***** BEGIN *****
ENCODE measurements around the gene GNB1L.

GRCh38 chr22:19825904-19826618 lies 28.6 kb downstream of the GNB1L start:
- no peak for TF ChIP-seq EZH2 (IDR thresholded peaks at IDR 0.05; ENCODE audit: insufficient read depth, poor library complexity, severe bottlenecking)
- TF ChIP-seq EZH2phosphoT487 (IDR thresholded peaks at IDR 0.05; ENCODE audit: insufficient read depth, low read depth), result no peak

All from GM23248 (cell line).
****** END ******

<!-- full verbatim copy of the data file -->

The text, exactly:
ENCODE measurements around the gene GNB1L.

GRCh38 chr22:19825904-19826618 lies 28.6 kb downstream of the GNB1L start:
- no peak for TF ChIP-seq EZH2 (IDR thresholded peaks at IDR 0.05; ENCODE audit: insufficient read depth, poor library complexity, severe bottlenecking)
- TF ChIP-seq EZH2phosphoT487 (IDR thresholded peaks at IDR 0.05; ENCODE audit: insufficient read depth, low read depth), result no peak

All from GM23248 (cell line).